Readers like you keep news free for everyone.

More than 5,000 readers have already pitched in to keep free access to The Journal.

For the price of one cup of coffee each week you can help keep paywalls away.

Support us today
Not now
Dublin: 13°C Friday 12 August 2022

'It makes no economic sense': Sale of state assets criticised by opposition

Sinn Féin and Fianna Fáil have both criticised the government’s announcement on the sale of State assets today.

Howlin outlined the sale of State assets at a press conference today.
Howlin outlined the sale of State assets at a press conference today.
Image: Laura Hutton/Photocall Ireland

THE DECISION BY the government to sell State assets in an attempt to raise €3 billion has been criticised by opposition parties, one of whom said it “makes no economic sense”.

Public Expenditure and Reform Minister Brendan Howlin said earlier today that parts of Bord Gáis and ESB are to be sold off with the State also considering selling off some assets of the forestry body Coillte and its 25 per cent shareholding in Aer Lingus.

Howlin said that of the €3 billion the government hopes to raise, around €1 billion would be used for the purposes of job creation while the rest would go towards servicing the country’s debt.

But Sinn Féin’s deputy leader and spokesperson for public expenditure and reform, Mary Lou McDonald, said that the decision was “a bad policy decision” in light of the €3 billion the government looks set to pay unsecured bondholders in the now-defunct Anglo Irish Bank next month.

“Both the ESB and Bord Gáis are wealth generating self-financing companies that have invested heavily in first world energy infrastructure across the island and created thousands of good jobs benefiting hundreds of thousands of families over the decades,” she said.

“Fine Gael and Labour’s decision to treat the profitable elements of these companies as a cash cow for bank debt reduction makes no economic sense and reflects the kind of short term policy and political decision making that got us into this economic mess in the first place.”

Meanwhile Fianna Fáil’s spokesperson on public expenditure and reform, Sean Fleming, said that Howlin’s statement that he had secured a concession from the Troika on the use of the proceeds from the sale of State assets was “brazen in the extreme”.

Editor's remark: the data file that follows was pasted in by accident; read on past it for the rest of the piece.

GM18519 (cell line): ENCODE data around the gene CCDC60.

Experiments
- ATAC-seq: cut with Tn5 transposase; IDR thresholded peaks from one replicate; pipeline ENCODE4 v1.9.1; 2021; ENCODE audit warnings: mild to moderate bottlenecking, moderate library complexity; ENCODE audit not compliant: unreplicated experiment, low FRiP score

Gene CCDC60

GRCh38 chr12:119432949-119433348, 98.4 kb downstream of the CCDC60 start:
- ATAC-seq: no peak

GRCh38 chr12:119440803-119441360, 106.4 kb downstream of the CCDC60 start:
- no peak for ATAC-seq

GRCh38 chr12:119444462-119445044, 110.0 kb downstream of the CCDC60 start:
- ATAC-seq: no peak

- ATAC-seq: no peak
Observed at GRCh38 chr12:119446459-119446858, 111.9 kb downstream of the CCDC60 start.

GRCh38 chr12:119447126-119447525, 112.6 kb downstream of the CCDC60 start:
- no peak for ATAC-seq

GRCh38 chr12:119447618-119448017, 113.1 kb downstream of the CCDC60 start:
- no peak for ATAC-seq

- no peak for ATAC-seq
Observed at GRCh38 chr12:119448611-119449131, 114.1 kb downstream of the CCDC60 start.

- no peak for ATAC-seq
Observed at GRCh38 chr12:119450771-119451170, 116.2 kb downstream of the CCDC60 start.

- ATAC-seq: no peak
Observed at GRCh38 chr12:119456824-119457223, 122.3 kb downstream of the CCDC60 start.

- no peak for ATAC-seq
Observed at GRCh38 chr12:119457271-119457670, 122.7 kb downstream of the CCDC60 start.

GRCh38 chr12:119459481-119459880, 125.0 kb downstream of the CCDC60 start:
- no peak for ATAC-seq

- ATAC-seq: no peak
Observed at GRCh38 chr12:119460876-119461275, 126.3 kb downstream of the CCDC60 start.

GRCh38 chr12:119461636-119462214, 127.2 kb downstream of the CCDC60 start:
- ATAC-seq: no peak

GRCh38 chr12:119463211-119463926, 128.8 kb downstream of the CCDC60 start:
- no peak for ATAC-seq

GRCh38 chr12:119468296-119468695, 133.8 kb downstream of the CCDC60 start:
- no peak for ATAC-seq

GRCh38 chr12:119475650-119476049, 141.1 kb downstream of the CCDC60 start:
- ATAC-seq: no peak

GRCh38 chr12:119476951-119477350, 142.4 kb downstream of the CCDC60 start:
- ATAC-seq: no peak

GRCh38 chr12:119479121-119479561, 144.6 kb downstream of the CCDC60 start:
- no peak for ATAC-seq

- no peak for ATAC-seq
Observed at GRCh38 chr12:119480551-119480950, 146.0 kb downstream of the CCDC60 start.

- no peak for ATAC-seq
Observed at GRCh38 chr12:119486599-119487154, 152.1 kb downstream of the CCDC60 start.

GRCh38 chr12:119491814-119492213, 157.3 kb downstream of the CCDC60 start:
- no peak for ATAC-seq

“It was never agreed with the EU-IMF by the last Government that state assets would be sold,” he claimed. “It was never agreed that if assets were to be sold that the proceeds could only pay down the debt.

“The first person to ever agree that the sale of state assets could be used to reduce sovereign debt was Minister Howlin who signed up to this during recent EU-IMF review.

“He is using the small concession that one third of the proceeds can be used for reinvestment to hide that fact that he has agreed that two third of the proceeds will be used to pay down debt.

Making a difference

A mix of advertising and supporting contributions helps keep paywalls away from valuable information like this article.

Over 5,000 readers like you have already stepped up and support us with a monthly payment or a once-off donation.

For the price of one cup of coffee each week you can make sure we can keep reliable, meaningful news open to everyone regardless of their ability to pay.

“The extent to which the Labour Party is misleading the public and hiding from the reality that they have bought into Fine Gael’s privatisation agenda is extraordinary. ”

Both TDs specifically criticised the sale of ESB and Bord Gáis with Fleming saying that the sale would “inevitably” lead to higher prices and job losses at both companies.

Sinn Féin’s spokesperson on energy, Martin Ferris, said that the decision to sell off parts of Ireland’s forestry was “a disgrace”.

He said it would be interesting to see who bought up the forests that may be sold given previously expressed interest from a Chinese corporation and following Chinese Vice President Xi Jinping’s visit to Ireland last week.

Read: Parts of Bord Gais and ESB to be sold off to raise €3bn

Explainer: Which State assets are being considered for sale? >

Previously: Rabbitte, McGrath in war of words over state assets >

About the author:

Hugh O'Connell

Read next: